The results in Internet Explorer 6, as shown in Figure 3-14, are less enticing, as Microsoft has never updated Internet Explorer to support display:table and related table properties (from CSS2, http://www.w3.org/TR/1998/REC-CSS2-19980512) nor the :root selector (from CSS3, see http://www.w3.org/Style/CSS/current-work).

Figure 3-14. An attempt to create a table with CSS, which doesn't work in Internet Explorer
figs/xmlh_0314.gif


You can, of course, create a similarly generic stylesheet in XSLT (table.xsl shown in Example 3-9), though it's much longer than the CSS equivalent.

Example 3-9. table.xsl
<xsl:stylesheet version="1.0" xmlns:xsl="http://www.w3.org/1999/XSL/Transform">

  <xsl:output method="html" />

   

  <xsl:template match="*">

    <html>

      <head><title>Auto-generated table</title></head>

      <body>

        <table border="1">

          <xsl:for-each select="*">

            <tr>

              <xsl:for-each select="*">

                <td>

                 <xsl:value-of select="."/>

                </td>

              </xsl:for-each>

            </tr>

          </xsl:for-each>

        </table>

      </body>

    </html>

  </xsl:template>

</xsl:stylesheet>

This stylesheet generates an HTML table from contracts.xml. Applied with Xalan C++:

xalan -o table.html contracts.xml table.xsl

it produces table.html, shown in Example 3-10.

Example 3-10. table.html
<html>

<head>

<META http-equiv="Content-Type" content="text/html; 

   charset=UTF-16">

<title>Auto-generated table</title></head>

<body>

<table border="1">

<tr>

<td>Josiah Smith</td>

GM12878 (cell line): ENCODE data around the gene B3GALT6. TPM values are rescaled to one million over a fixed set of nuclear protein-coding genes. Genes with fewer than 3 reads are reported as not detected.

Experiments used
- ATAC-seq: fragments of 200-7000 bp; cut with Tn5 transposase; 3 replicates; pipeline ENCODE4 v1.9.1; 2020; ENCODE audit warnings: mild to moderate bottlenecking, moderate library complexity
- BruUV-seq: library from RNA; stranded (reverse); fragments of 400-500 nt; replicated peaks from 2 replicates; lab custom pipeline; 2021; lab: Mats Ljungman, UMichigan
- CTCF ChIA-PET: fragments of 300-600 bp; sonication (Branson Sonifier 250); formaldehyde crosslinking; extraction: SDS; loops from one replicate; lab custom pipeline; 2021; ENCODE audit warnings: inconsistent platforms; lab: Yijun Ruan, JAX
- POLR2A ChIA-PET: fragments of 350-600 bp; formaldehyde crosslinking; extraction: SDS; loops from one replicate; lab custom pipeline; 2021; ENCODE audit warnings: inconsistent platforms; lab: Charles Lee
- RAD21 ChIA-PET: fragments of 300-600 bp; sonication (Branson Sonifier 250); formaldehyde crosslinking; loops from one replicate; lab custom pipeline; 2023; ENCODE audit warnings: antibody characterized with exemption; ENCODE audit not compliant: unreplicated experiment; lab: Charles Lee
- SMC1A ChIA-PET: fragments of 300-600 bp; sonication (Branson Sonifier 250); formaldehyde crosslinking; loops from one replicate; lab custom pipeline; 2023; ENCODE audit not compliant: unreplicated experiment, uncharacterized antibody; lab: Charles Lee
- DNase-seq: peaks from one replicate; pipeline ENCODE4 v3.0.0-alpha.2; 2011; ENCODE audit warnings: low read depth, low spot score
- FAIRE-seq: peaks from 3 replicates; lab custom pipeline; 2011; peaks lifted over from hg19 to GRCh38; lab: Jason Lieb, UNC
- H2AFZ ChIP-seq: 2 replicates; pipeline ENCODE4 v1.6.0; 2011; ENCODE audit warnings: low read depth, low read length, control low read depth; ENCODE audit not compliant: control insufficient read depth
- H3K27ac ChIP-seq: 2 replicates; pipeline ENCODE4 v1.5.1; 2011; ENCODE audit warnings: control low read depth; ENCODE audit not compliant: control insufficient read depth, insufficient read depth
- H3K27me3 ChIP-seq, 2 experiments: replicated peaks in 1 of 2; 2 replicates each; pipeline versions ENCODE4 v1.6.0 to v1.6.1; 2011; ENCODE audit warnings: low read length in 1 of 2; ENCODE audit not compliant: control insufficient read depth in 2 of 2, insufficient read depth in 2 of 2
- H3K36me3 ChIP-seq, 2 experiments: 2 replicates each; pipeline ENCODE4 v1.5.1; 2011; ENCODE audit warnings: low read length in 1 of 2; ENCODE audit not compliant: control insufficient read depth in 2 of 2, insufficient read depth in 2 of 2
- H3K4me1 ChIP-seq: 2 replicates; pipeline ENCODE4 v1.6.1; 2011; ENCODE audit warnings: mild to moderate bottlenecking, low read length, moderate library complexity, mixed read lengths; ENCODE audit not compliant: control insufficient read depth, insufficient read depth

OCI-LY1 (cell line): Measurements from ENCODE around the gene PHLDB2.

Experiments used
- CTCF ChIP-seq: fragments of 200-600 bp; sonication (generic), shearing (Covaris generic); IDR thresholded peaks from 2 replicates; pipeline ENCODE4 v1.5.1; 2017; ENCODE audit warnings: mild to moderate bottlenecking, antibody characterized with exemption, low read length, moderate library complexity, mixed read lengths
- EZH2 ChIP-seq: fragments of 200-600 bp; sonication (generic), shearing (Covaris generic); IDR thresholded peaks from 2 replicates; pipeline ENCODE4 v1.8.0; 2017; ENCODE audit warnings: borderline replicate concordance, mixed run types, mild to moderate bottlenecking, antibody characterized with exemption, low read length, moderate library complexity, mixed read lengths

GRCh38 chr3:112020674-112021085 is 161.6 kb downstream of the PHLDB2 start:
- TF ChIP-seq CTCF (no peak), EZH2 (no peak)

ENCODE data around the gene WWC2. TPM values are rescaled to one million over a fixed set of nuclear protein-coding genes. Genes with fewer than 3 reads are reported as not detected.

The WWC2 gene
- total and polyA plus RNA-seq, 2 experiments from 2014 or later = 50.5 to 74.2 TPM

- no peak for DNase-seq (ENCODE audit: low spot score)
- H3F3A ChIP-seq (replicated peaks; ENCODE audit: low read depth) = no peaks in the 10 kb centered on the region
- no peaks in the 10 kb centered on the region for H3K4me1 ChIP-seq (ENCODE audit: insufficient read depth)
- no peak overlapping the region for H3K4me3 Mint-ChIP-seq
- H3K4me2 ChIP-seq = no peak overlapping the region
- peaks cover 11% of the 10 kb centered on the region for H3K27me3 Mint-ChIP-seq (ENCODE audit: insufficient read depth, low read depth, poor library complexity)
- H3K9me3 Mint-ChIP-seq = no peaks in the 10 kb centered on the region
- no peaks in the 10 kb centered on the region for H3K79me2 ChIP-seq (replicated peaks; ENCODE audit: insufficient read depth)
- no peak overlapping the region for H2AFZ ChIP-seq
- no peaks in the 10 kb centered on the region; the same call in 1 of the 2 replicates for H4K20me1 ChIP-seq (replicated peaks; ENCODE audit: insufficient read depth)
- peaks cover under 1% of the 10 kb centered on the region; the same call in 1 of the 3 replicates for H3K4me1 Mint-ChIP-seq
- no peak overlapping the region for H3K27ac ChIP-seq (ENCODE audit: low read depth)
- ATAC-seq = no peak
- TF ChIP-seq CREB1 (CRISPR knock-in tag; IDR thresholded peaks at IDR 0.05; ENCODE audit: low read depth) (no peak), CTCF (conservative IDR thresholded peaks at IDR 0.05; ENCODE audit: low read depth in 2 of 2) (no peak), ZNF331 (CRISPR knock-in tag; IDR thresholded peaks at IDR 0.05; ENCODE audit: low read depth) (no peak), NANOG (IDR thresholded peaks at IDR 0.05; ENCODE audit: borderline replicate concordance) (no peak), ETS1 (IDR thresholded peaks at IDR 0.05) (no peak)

<td>1999-06-03</td>

<td>09:03:22</td>

<td>1962</td>

<td>--06-21</td>

<td>true</td>

<td>0004002.00200</td>

<td>26</td>

</tr>

<tr>

<td>Jane Zang</td>

<td>1999-04-03</td>

<td>11:04:28</td>

<td>1968</td>

<td>--04-23</td>

<td>false</td>

<td>000401.0200</td>

<td>2</td>

</tr>

</table>

</body>

</html>

To use the XSLT stylesheet directly rather than the CSS stylesheet to display a table, change the XML stylesheet processing instruction in contracts.xml to look like:

<?xml-stylesheet type="text/xsl" href="table.xsl"?>

Opening the document table.html (or contracts.xml with the processing instruction change) will produce the result shown in Figure 3-15 in Mozilla, and Figure 3-16 in Internet Explorer 6.

Figure 3-15. A table created with generic XSLT, viewed in Mozilla
figs/xmlh_0315.gif


Figure 3-16. A table created with generic XSLT, viewed in Internet Explorer 6
figs/xmlh_0316.gif


Unfortunately, Safari (as of Version 1.2) doesn't support client-side XSLT, so it produces the unhappy result shown in Figure 3-17 (under a different name, again). The Opera browser (as of Version 7) also doesn't support XSLT.

Figure 3-17. An attempt to create a table with generic XSLT, which doesn't work in Safari
figs/xmlh_0317.gif


Because of cross-browser considerations, you'll probably want to use these hacks only when you control which browser will be used, but they're still very handy tools for exploring data quickly.

?Simon St.Laurent